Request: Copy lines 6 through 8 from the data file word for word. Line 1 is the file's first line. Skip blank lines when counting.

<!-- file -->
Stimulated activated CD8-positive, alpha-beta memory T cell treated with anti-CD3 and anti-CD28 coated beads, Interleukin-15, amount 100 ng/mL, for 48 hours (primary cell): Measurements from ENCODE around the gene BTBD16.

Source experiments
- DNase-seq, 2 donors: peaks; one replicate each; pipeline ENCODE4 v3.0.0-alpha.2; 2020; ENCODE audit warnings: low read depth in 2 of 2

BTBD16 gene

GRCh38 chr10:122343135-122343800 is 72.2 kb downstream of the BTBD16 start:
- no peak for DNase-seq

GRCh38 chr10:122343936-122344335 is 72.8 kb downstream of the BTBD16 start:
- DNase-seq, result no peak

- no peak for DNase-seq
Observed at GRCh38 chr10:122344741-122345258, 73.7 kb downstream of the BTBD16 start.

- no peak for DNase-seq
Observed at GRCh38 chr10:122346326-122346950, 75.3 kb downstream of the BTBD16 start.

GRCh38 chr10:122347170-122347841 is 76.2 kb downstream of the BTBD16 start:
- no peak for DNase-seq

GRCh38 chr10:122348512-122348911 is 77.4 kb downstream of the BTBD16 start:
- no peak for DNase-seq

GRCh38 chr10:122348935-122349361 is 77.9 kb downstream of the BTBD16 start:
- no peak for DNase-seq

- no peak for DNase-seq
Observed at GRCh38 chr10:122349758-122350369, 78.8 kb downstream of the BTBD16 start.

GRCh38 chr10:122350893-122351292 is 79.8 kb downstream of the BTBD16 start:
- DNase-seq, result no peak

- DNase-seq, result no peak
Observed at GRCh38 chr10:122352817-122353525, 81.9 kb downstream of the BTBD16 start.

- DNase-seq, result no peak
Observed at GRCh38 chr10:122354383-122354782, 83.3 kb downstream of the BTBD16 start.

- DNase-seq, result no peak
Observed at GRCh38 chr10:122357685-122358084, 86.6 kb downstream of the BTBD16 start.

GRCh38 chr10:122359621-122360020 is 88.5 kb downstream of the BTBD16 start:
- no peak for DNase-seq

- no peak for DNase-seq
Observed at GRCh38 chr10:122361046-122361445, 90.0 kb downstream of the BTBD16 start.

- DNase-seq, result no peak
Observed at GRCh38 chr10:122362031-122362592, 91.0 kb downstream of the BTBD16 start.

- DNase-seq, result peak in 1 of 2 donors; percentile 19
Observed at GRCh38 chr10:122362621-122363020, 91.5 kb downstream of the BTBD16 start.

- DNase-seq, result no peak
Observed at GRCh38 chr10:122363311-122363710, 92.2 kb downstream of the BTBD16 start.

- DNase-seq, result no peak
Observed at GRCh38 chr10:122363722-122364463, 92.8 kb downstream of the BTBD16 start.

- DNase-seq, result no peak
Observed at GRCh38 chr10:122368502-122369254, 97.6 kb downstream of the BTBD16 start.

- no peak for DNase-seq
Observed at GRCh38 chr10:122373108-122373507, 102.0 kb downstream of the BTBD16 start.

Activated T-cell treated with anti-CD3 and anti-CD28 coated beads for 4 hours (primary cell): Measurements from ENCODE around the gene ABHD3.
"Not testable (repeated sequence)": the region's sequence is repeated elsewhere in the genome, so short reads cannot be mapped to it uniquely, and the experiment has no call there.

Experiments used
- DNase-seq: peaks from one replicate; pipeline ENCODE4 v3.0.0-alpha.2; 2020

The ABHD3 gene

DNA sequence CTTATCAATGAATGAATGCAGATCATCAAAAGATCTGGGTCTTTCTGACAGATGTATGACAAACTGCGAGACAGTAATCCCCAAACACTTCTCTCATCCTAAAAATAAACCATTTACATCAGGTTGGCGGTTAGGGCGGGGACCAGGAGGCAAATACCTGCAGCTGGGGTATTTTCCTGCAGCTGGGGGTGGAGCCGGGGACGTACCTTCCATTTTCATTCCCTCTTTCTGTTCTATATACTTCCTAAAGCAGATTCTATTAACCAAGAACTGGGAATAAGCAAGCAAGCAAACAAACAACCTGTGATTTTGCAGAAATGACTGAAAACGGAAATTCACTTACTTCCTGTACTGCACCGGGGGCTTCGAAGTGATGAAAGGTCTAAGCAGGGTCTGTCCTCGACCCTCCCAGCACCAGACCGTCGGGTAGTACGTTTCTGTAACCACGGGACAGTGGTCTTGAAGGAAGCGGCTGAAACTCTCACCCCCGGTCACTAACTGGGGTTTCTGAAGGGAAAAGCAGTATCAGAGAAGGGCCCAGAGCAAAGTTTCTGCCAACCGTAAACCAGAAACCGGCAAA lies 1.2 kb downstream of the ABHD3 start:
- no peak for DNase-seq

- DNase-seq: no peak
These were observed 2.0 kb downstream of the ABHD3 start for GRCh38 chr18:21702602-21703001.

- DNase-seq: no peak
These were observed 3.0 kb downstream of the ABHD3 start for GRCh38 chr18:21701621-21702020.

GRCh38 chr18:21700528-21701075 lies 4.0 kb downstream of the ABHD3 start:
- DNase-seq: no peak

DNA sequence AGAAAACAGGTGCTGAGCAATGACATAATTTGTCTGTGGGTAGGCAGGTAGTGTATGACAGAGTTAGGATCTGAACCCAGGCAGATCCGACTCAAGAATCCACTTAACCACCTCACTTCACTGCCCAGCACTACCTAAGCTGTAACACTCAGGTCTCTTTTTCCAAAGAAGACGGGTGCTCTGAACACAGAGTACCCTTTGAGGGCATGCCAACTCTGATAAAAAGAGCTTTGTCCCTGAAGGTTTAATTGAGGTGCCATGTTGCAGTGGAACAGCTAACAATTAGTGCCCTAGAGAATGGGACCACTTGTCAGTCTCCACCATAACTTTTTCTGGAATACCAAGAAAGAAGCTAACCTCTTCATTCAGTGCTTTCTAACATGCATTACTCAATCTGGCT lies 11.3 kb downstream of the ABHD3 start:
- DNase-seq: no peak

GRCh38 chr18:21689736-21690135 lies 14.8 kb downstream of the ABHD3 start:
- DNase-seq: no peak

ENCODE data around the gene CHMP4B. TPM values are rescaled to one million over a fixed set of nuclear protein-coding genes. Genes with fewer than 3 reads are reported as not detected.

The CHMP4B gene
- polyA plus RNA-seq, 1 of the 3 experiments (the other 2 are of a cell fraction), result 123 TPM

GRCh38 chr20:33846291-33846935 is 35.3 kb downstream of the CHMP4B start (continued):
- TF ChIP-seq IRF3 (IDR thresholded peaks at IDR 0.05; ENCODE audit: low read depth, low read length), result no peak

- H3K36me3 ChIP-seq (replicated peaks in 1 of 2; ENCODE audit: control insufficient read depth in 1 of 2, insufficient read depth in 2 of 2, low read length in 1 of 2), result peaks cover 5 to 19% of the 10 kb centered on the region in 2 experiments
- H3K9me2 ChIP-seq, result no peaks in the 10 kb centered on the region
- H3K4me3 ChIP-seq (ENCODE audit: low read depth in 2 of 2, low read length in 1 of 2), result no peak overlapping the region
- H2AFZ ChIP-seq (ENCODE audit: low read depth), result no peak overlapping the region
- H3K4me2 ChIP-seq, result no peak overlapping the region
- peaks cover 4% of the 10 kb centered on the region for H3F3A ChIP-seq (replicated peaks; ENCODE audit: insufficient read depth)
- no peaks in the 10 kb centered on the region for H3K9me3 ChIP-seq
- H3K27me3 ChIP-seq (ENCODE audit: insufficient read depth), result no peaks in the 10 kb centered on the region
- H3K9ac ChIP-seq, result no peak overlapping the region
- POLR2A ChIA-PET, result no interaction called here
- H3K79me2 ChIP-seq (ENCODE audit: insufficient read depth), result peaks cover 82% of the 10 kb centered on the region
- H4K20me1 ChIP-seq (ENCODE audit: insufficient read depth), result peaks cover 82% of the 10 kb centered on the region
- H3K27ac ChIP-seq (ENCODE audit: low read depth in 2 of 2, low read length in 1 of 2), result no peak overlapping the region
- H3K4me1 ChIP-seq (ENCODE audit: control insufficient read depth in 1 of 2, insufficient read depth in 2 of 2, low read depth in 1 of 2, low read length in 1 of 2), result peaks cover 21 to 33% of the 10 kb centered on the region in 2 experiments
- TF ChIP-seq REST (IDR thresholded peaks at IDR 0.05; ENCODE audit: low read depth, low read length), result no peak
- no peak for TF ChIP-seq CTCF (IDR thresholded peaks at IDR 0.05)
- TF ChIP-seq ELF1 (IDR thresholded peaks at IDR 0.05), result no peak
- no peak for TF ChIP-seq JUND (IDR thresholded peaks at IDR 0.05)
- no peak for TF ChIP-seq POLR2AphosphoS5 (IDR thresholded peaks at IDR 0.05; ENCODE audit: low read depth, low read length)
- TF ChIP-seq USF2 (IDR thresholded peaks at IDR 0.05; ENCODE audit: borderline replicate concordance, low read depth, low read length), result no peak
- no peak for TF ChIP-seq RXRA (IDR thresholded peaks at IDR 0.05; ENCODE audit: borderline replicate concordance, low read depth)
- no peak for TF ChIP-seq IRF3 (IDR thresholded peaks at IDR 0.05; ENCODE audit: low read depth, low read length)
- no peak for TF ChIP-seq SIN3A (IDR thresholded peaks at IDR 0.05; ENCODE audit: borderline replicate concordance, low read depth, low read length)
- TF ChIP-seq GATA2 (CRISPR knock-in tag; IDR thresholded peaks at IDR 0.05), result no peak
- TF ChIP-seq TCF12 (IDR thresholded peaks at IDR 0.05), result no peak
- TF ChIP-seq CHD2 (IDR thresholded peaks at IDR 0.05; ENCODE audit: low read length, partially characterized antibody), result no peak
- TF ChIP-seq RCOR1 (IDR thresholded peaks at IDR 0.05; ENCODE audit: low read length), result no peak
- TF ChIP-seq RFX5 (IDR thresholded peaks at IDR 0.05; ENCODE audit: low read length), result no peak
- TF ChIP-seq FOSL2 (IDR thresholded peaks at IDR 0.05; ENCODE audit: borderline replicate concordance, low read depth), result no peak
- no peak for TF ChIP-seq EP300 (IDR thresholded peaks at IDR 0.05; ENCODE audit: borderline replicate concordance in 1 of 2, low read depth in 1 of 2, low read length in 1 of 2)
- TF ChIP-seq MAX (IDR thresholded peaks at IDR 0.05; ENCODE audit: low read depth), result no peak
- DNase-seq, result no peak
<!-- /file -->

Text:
- no peak for DNase-seq

GRCh38 chr10:122343936-122344335 is 72.8 kb downstream of the BTBD16 start:
- DNase-seq, result no peak